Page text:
Stephen Downes comments
Article proposing a theoretical framework for understanding pedagogical games. I liked the division of four types of 'space': physical space, virtual space, augmented space, and imaginary space (one wonders what Kant would have said). The list of "Boundary Characteristics" (boundary conditions?) of games is also interesting, through probably incomplete. The idea of these boundary conditions is that they are range-like properties of a game that may have pedagogical implications. Take, for example, the 'permeability' of a game. Does outside wisdom and knowledge impact game performance, the way it does in Jeopardy (and not so much in checkers)? Do existing power structures impact game performance (the way, say, playing golf against your boss is different from playing golf against your best friend)? The article mostly just lists the concepts; some more explanation would have been useful. [my emphasis]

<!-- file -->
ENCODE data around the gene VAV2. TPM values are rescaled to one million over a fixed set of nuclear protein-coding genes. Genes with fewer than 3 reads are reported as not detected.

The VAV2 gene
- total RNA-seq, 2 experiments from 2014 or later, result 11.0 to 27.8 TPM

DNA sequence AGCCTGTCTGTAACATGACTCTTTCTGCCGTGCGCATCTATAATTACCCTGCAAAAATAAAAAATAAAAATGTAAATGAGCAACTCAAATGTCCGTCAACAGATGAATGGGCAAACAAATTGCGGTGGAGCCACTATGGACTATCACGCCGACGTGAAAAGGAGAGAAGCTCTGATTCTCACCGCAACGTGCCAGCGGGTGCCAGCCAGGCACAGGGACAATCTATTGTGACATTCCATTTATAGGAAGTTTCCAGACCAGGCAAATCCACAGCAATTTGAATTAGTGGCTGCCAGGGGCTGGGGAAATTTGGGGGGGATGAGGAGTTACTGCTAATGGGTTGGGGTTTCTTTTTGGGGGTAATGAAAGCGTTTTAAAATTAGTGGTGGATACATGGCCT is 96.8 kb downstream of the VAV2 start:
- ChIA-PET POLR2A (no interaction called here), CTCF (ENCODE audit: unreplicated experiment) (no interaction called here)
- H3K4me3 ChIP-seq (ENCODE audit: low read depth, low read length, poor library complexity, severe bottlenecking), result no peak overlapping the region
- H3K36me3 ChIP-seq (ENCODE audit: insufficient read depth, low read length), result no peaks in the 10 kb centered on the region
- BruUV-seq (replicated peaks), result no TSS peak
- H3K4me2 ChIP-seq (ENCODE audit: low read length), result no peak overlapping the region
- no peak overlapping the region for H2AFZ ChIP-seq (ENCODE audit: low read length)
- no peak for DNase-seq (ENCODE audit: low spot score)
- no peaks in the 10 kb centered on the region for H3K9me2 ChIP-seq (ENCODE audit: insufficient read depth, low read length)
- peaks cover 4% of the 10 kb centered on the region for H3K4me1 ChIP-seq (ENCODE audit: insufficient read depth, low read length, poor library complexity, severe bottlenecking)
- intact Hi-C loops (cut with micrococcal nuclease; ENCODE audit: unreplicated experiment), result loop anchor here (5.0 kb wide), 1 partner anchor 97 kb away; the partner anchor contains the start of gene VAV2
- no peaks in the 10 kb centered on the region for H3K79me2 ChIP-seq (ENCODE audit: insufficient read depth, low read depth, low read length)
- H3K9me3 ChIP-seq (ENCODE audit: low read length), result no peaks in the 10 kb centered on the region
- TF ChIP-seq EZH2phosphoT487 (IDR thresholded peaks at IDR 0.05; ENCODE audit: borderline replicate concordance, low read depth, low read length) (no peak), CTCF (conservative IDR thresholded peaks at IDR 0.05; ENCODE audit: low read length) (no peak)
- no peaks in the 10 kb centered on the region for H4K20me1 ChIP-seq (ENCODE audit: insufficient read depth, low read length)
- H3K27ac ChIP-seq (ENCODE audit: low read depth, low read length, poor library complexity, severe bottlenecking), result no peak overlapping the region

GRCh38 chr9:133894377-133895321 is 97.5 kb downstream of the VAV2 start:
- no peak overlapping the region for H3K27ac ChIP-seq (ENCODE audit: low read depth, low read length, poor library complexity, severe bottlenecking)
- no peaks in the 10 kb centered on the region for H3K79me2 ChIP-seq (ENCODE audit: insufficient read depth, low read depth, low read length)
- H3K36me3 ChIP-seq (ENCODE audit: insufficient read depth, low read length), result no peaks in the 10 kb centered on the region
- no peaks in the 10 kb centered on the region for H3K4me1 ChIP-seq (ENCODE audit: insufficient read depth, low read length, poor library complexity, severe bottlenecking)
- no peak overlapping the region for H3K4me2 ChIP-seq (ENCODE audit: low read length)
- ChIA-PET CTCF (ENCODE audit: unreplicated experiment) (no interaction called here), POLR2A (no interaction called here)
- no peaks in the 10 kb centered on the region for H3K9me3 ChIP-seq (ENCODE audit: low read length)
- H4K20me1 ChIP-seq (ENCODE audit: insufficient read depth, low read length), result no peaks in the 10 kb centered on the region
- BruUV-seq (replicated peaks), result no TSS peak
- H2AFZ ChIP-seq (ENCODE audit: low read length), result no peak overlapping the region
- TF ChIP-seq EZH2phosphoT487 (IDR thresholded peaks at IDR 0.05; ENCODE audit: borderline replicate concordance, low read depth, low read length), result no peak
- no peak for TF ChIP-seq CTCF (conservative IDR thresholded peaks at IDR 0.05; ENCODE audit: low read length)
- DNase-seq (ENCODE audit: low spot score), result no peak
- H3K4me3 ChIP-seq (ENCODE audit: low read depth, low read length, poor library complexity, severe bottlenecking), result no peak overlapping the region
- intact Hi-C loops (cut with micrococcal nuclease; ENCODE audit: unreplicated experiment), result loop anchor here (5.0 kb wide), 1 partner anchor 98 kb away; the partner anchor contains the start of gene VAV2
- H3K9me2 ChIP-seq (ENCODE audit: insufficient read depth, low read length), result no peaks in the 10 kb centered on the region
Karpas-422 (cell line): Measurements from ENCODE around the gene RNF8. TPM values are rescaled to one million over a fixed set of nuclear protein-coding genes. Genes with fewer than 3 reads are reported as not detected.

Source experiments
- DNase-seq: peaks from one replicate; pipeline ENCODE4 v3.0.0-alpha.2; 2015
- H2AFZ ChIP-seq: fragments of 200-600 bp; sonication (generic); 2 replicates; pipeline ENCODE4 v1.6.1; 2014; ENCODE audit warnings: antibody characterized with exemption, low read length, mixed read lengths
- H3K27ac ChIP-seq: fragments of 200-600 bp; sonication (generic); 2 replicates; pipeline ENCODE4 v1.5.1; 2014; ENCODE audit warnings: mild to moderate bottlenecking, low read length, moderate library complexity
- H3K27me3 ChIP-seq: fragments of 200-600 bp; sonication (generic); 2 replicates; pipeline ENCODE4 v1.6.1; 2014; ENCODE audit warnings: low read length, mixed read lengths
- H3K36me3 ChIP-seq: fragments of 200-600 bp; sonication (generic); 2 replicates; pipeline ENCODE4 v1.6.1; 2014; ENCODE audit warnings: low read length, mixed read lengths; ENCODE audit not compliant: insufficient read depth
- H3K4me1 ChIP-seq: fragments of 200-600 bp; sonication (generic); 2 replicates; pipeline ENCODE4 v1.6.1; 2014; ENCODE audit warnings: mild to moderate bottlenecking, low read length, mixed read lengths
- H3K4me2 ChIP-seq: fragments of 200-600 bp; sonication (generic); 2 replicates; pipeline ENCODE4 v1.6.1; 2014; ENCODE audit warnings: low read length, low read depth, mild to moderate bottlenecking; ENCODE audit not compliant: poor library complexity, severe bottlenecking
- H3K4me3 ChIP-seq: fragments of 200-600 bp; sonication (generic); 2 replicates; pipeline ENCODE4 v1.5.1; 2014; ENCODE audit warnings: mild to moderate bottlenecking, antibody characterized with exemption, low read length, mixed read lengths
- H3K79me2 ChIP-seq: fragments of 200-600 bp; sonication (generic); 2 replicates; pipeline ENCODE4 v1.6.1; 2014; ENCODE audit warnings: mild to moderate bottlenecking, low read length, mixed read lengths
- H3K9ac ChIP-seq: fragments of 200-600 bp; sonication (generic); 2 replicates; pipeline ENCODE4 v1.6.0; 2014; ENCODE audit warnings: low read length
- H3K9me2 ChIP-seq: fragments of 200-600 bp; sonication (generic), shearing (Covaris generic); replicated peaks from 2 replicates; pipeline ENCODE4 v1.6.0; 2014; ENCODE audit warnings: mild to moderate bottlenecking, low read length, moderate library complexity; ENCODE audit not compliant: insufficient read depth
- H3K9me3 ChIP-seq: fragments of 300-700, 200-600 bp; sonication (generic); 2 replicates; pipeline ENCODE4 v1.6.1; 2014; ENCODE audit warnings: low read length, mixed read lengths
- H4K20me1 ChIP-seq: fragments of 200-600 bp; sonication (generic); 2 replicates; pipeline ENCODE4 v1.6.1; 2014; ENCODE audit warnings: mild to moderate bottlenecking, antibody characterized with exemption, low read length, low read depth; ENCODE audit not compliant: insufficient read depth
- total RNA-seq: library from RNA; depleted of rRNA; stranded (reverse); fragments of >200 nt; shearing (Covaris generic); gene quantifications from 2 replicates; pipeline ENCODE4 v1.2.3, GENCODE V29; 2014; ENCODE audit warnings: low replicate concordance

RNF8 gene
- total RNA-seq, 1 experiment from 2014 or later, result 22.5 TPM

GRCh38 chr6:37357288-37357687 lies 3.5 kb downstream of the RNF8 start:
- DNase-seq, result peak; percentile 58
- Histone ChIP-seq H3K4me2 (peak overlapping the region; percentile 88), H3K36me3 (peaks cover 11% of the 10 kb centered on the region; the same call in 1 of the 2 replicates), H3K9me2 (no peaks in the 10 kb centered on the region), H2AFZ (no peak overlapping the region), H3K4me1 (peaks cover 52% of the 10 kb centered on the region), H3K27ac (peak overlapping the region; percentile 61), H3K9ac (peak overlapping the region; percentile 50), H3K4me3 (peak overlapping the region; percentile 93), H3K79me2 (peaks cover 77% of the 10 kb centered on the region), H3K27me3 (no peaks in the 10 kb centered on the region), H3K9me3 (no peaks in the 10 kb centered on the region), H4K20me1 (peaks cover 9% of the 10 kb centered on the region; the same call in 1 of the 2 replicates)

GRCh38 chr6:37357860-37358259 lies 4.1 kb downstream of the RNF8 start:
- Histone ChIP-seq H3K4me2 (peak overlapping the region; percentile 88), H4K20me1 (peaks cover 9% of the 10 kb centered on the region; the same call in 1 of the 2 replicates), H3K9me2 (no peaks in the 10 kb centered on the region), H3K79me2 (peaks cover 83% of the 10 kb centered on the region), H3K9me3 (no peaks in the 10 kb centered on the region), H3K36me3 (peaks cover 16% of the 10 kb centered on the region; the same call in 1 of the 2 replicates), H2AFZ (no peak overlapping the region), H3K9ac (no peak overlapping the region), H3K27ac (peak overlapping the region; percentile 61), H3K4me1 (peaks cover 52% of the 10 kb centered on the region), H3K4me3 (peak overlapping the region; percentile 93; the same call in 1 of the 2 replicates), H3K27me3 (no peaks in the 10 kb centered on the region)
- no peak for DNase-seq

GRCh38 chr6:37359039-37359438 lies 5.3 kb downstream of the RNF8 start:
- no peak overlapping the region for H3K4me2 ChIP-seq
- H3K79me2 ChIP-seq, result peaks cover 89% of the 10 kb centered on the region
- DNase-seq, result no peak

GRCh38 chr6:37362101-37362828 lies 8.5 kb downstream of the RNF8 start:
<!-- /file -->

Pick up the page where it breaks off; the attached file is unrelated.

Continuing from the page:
Thank you for the good analogy to explain the power permeability. :-)
Clickable Culture links for 2007-07-24
"Game environments may be constructed in any of the following [...]: Physical space... Virtual space... Augmented space... Imagined space..." Unfortunate conceit that 3D simulation is "real" whereas text is "imagined." No mention of 2D graphics at all.
I believe there are grounds for improvement for the paper. Tony Walsh must have read the paper in a hurry! 3D simulation is a simulation which models the real world. 3D simulation is of course NOT real. I don't think I wrote that.
2D graphical representation is a special case of virtual environment. The computer is providing all the visual information to help user/player to create the sense of space.
Space described by text (or another other means) which requires the user/player to fill in missing parts is referred to as "Imagined space" in the paper.